Awesome post, Eric! You have some great points and thoughts. I think similes have their place for sure, but need to be used effectively. Thrown all over the place makes things, well, bad. I've done it way too many times.

Scott did a post on similes and metaphors over on The Literary Lab if you missed it. There's a link on my blog. I'm not sure if you've been over there or not? Anyway, thanks for this great information! I'm always excited about posts on craft. :)

beth said...

When should you use a metaphor or simile?

Eh, whenever you feel like it.

There are no rules, not to something like that.

Just use your good judgment and make the words fit the story in a beautifully crafted way.

ElanaJ said...

I like using similes more. *hides* Because sometimes I think it's ridiculous to say that her hair was a haystack. (Not picking on you at all.) I mean, it's NOT a haystack, it's LIKE a haystack, yanno? *shrugs* I don't like reading tons of them in books, but they don't bother me if they're well sprinkled throughout in strategic and appropriate places.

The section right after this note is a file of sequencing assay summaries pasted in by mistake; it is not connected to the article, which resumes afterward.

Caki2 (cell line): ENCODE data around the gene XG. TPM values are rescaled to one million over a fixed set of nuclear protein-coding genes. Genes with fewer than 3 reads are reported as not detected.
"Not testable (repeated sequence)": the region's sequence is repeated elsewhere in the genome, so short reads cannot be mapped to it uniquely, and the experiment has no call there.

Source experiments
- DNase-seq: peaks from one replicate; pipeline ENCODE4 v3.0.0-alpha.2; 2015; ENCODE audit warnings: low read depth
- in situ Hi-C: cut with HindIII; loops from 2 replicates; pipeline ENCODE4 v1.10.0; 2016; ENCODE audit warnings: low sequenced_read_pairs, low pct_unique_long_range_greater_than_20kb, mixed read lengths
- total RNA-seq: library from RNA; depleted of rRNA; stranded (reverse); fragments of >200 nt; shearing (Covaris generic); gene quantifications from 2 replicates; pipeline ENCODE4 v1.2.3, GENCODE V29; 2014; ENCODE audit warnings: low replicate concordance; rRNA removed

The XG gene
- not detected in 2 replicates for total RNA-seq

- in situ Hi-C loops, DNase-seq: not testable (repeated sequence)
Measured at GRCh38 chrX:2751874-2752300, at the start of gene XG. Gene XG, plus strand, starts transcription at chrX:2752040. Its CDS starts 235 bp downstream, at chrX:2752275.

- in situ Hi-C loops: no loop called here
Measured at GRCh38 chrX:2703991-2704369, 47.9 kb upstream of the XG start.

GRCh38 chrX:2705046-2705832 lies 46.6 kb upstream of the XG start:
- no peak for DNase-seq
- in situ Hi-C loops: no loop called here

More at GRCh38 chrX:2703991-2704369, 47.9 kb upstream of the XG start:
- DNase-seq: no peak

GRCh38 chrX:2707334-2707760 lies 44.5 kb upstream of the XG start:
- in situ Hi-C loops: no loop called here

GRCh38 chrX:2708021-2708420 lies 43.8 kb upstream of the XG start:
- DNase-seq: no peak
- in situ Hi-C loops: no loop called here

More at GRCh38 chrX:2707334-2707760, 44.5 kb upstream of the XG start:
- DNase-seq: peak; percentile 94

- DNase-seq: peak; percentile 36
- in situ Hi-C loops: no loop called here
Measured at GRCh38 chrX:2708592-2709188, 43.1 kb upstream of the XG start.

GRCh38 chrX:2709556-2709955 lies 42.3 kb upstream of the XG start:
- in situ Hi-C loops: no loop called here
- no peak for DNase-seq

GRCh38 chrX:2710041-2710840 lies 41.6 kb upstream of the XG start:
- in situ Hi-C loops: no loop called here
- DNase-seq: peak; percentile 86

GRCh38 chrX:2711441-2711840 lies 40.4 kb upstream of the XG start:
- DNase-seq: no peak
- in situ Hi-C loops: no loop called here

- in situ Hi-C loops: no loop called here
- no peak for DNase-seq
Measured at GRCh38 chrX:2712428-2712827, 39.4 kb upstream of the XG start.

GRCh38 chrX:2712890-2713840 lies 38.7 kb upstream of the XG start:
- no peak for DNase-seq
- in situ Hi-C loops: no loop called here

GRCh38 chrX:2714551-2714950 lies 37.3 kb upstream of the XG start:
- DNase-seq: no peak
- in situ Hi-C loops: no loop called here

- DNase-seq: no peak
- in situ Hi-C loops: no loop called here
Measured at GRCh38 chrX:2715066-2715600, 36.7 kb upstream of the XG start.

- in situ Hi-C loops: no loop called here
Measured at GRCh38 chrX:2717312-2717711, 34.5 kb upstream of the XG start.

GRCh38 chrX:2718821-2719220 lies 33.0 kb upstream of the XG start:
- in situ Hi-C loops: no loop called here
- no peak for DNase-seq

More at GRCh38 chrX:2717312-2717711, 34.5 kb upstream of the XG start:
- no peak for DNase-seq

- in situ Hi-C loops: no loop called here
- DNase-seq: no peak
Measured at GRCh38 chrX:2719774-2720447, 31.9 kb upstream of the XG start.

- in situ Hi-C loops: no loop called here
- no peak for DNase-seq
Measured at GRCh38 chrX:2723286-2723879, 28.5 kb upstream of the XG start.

Great post!

Eric said...

Thank you all for joining in on the discussion. I think it's safe to say that everyone has their own opinion as to when it's appropriate (or useful). As long as it fulfills your vision of what the story should be, go ahead and use metaphors, similes, or neither. This has been a fun adventure to walk through, so I appreciate everyone's input. I'll have to do something like this more often.

Rebecca Woodhead said...

congrats on the mention on new author - should be quite a few interested writers over here for a while. I've a feeling you won't be able to put this to bed for a few days yet! Well done Eric.

Need to talk to you about something writerly but don't have your email. Will you send it through Brian or DM me on Twitter?

Ta muchly.